Shorelands Water enters the New Jersey American fold
Shorelands Water Company of Hazlet, the independent that began as a service to summer inhabitants of West Keansburg, and grew in size and scope over its 90 years, now folds itself into the ownership of New Jersey American Water.
The New Jersey Board of Public Utilities approved the acquisition March 24, according to information issued today by New Jersey American President Robert MacLean. Shorelands's 11,000 customers are being notified by mail.
Company officials did not reveal the purchase price, or the implications for stockholders. MacLean said that 14 Shorelands workers accepted offers to stay on as New Jersey American employees.
MacLean, who brings his expertise to the Jersey Shore from his previous comparable position for American Water in California, observed that the proposal falls in line with his company's growth mission, and culminates ongoing discussions between the entities.
"We're always considering growing," he said, "and we've probably been talking to them for years."
Begun in 1926, and under the same ownership since 1957, Shorelands serves Hazlet, Holmdel, Unon Beach, Keyport, and Aberdeen, with what New Jersey American estimates to be two-billion gallons of water per year.
The company supplements its supply from New Jersey American's Swimming River treatment plant by tapping into the Old Bridge and Farrington aquifers, according to its web page.
"They have been a bulk sale customer of New Jersey American for some time," MacLean noted. "We've cooperated for years."
"This new system connects to our existing Union Beach system, and will enhance our supply, helping us achieve our goal of increased reliability for customers in our northeastern Monmouth County service areas," MacLean said.
"For the foreseeable future, things will be pretty consistent," he continued. "Customers can expect the same good service that they've been getting from Shorelands."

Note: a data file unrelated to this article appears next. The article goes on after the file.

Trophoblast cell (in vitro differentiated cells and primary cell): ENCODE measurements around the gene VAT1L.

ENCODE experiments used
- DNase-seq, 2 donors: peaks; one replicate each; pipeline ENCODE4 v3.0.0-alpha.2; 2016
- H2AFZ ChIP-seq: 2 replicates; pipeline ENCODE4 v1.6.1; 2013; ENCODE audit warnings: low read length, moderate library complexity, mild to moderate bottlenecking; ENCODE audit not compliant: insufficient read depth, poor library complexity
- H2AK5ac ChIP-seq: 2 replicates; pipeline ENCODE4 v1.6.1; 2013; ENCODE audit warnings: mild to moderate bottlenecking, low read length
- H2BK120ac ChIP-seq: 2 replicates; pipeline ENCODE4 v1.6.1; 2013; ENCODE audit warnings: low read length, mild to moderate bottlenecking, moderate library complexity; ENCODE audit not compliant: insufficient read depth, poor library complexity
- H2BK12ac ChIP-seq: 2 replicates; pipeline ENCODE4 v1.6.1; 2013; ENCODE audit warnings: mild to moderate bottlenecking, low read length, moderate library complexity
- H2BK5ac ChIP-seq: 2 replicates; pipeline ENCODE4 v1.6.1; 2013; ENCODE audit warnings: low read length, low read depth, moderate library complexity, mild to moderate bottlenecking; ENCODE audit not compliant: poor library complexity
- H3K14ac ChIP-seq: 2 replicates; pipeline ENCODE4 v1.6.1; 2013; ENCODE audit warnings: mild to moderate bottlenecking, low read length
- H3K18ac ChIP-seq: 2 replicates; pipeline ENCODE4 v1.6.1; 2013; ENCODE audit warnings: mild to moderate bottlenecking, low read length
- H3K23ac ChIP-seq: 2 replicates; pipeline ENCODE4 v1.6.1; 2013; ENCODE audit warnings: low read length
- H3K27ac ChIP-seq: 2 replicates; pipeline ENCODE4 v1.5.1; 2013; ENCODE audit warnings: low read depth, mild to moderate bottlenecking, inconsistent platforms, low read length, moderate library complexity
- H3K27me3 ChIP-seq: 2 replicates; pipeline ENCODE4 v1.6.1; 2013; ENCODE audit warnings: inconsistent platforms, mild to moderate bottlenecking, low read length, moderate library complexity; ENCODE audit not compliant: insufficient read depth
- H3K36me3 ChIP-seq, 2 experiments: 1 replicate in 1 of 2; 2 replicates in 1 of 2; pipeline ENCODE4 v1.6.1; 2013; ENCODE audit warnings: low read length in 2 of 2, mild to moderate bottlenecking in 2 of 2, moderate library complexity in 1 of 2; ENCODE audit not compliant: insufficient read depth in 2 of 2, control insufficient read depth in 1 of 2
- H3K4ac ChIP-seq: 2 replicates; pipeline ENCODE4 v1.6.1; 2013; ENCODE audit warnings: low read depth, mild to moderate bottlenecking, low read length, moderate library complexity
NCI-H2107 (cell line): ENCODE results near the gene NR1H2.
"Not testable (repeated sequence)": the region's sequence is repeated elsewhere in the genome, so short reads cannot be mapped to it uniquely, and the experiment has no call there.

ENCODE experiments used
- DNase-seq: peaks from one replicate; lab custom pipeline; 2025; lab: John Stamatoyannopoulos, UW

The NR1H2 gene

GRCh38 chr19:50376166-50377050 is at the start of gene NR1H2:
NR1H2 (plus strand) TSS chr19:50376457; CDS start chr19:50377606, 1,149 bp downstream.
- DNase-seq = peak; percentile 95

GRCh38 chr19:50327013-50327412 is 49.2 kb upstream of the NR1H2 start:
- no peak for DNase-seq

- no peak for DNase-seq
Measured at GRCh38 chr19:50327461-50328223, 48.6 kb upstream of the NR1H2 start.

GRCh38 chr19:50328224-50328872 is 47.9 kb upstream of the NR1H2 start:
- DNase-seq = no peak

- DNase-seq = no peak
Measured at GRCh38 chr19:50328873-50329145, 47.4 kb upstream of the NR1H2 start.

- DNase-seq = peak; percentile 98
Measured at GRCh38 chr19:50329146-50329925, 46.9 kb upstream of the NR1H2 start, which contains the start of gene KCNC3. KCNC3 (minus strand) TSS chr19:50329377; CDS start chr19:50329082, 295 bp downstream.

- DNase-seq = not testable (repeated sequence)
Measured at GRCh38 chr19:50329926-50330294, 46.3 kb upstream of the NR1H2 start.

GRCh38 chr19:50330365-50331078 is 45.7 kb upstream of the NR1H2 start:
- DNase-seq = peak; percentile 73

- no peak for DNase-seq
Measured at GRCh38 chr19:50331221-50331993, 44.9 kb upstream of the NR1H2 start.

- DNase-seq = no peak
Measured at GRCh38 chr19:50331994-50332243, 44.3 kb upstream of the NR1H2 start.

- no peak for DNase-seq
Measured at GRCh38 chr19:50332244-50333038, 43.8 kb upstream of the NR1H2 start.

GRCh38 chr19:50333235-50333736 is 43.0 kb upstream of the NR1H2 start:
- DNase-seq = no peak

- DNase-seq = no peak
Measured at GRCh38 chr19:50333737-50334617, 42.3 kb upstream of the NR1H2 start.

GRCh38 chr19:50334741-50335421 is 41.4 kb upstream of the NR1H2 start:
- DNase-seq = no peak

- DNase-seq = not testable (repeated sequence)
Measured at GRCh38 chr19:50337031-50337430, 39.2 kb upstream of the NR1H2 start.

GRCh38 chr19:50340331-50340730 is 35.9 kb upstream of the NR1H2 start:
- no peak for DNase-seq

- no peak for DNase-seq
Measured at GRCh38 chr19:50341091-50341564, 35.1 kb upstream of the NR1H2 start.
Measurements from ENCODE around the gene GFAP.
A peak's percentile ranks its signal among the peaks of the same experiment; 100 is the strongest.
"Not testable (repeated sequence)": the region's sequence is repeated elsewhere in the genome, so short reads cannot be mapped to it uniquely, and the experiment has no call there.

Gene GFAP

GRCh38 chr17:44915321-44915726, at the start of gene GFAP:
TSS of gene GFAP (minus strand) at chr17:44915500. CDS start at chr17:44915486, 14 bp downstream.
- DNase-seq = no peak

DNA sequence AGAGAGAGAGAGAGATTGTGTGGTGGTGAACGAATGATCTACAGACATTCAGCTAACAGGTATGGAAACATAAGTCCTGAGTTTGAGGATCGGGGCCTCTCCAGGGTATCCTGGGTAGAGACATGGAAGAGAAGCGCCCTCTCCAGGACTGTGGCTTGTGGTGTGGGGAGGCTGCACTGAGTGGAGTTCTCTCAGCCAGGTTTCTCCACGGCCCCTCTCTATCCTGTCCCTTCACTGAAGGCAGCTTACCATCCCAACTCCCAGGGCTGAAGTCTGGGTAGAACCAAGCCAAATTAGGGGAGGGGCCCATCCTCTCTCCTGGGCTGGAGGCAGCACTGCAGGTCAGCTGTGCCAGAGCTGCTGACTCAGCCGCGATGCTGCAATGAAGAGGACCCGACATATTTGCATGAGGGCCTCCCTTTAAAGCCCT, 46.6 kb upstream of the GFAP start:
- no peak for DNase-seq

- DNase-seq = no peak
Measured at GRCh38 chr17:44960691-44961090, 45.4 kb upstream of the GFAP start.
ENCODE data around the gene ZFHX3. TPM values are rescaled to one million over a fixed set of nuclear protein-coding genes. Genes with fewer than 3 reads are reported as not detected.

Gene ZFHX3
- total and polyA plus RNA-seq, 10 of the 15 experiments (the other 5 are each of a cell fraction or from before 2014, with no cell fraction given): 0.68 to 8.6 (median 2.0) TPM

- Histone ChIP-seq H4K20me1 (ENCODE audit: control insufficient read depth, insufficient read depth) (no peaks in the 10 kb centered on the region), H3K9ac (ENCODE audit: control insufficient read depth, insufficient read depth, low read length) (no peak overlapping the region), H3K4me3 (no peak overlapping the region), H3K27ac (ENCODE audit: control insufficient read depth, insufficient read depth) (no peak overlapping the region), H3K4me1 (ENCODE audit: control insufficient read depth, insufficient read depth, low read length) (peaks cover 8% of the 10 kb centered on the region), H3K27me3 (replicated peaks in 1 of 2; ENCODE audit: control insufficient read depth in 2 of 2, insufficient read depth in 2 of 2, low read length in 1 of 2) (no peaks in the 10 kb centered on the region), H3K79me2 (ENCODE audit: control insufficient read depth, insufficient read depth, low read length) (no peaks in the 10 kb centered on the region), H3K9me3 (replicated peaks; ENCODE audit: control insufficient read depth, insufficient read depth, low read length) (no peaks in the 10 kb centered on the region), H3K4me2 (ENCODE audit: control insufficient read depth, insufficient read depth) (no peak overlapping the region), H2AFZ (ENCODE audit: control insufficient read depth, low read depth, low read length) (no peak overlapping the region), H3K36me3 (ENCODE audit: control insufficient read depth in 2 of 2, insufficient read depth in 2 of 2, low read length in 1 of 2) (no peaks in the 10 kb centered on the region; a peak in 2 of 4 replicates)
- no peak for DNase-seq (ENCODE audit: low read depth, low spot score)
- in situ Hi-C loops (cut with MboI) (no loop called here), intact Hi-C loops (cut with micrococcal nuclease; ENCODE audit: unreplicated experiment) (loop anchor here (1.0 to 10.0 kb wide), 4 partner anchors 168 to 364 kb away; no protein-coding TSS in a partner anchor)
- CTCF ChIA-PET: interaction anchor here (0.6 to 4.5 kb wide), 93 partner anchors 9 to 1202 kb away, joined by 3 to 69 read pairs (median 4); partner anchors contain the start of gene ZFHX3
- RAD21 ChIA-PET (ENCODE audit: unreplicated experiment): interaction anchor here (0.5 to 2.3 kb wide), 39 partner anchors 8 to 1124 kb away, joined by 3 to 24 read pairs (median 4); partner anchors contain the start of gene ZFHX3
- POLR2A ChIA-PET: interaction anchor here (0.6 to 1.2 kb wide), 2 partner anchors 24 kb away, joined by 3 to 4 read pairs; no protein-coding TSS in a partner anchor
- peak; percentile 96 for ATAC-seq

NJ American is in the midst of select-area main replacements as well as main flushing. MacLean doesn't anticipate major immediate overhauls for the Shorelands infrastructure.
"The system, from what I hear, is in great shape," he said. "Of course, all water systems require routine upgrades. We'll be programming those in, as we learn more about the system."
American Water, the parent firm of New Jersey American, traces its origins to 1886, and reaches 47 states in addition to Ontario, Canada, with 6,800 employees. The company bills itself as New Jersey's largest investor-owned water utility. serving an estimaed 2,700,000 people in the state on a customer base of 640,000. The company reaches 3,300,000 customers nationwide, according to spokesperson Denise Venuti Free.
MacLean explained that, as state-regulated utilities, with profit-margin oversight by the Board of Public Utilities, an acquisition does not directly translate to major bottom-line differences, and a company's success, or lack of it, doesn't dictate mergers.
"Sometimes we do buy companies that are struggling, and we're pretty good at that, " he remarked. "Sometimes they need capital to invest. Maybe they're struggling on the technical side. We often fix up companies that are struggling. I wouldn't put Shorelands in that category."